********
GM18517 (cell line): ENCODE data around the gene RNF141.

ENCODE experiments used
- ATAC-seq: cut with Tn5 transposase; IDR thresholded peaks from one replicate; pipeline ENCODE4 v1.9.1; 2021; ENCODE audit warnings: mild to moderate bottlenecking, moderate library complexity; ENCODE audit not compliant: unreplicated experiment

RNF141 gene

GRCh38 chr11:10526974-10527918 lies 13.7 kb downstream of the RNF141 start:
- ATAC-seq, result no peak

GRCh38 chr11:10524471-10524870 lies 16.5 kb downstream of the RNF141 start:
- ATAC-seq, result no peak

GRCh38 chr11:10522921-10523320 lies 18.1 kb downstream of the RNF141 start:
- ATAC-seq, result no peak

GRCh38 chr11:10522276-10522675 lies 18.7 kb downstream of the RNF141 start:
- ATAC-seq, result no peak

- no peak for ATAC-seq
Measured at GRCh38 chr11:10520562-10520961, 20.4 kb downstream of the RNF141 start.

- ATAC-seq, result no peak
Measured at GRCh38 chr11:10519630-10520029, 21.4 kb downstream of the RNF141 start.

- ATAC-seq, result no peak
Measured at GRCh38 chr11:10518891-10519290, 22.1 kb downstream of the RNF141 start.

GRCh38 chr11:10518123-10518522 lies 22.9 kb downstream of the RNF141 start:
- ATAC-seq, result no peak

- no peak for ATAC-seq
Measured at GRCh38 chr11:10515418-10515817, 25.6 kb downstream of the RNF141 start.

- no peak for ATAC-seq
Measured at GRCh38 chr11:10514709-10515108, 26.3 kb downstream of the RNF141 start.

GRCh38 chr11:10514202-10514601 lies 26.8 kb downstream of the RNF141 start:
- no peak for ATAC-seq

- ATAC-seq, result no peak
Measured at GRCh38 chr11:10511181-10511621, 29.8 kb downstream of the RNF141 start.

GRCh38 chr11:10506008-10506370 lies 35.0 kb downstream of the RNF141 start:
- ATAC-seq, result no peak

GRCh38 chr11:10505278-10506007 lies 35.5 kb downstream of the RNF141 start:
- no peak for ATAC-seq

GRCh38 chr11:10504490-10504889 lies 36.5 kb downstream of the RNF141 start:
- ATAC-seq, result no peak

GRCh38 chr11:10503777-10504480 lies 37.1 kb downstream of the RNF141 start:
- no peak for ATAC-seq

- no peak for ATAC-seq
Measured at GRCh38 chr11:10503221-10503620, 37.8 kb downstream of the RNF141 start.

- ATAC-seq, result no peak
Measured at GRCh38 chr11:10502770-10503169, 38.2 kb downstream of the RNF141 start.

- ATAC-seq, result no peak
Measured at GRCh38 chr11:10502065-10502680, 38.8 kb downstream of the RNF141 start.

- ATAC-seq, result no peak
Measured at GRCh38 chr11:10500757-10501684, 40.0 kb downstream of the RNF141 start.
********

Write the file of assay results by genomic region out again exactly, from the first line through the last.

GM18517 (cell line): ENCODE data around the gene RNF141.

ENCODE experiments used
- ATAC-seq: cut with Tn5 transposase; IDR thresholded peaks from one replicate; pipeline ENCODE4 v1.9.1; 2021; ENCODE audit warnings: mild to moderate bottlenecking, moderate library complexity; ENCODE audit not compliant: unreplicated experiment

RNF141 gene

GRCh38 chr11:10526974-10527918 lies 13.7 kb downstream of the RNF141 start:
- ATAC-seq, result no peak

GRCh38 chr11:10524471-10524870 lies 16.5 kb downstream of the RNF141 start:
- ATAC-seq, result no peak

GRCh38 chr11:10522921-10523320 lies 18.1 kb downstream of the RNF141 start:
- ATAC-seq, result no peak

GRCh38 chr11:10522276-10522675 lies 18.7 kb downstream of the RNF141 start:
- ATAC-seq, result no peak

- no peak for ATAC-seq
Measured at GRCh38 chr11:10520562-10520961, 20.4 kb downstream of the RNF141 start.

- ATAC-seq, result no peak
Measured at GRCh38 chr11:10519630-10520029, 21.4 kb downstream of the RNF141 start.

- ATAC-seq, result no peak
Measured at GRCh38 chr11:10518891-10519290, 22.1 kb downstream of the RNF141 start.

GRCh38 chr11:10518123-10518522 lies 22.9 kb downstream of the RNF141 start:
- ATAC-seq, result no peak

- no peak for ATAC-seq
Measured at GRCh38 chr11:10515418-10515817, 25.6 kb downstream of the RNF141 start.

- no peak for ATAC-seq
Measured at GRCh38 chr11:10514709-10515108, 26.3 kb downstream of the RNF141 start.

GRCh38 chr11:10514202-10514601 lies 26.8 kb downstream of the RNF141 start:
- no peak for ATAC-seq

- ATAC-seq, result no peak
Measured at GRCh38 chr11:10511181-10511621, 29.8 kb downstream of the RNF141 start.

GRCh38 chr11:10506008-10506370 lies 35.0 kb downstream of the RNF141 start:
- ATAC-seq, result no peak

GRCh38 chr11:10505278-10506007 lies 35.5 kb downstream of the RNF141 start:
- no peak for ATAC-seq

GRCh38 chr11:10504490-10504889 lies 36.5 kb downstream of the RNF141 start:
- ATAC-seq, result no peak

GRCh38 chr11:10503777-10504480 lies 37.1 kb downstream of the RNF141 start:
- no peak for ATAC-seq

- no peak for ATAC-seq
Measured at GRCh38 chr11:10503221-10503620, 37.8 kb downstream of the RNF141 start.

- ATAC-seq, result no peak
Measured at GRCh38 chr11:10502770-10503169, 38.2 kb downstream of the RNF141 start.

- ATAC-seq, result no peak
Measured at GRCh38 chr11:10502065-10502680, 38.8 kb downstream of the RNF141 start.

- ATAC-seq, result no peak
Measured at GRCh38 chr11:10500757-10501684, 40.0 kb downstream of the RNF141 start.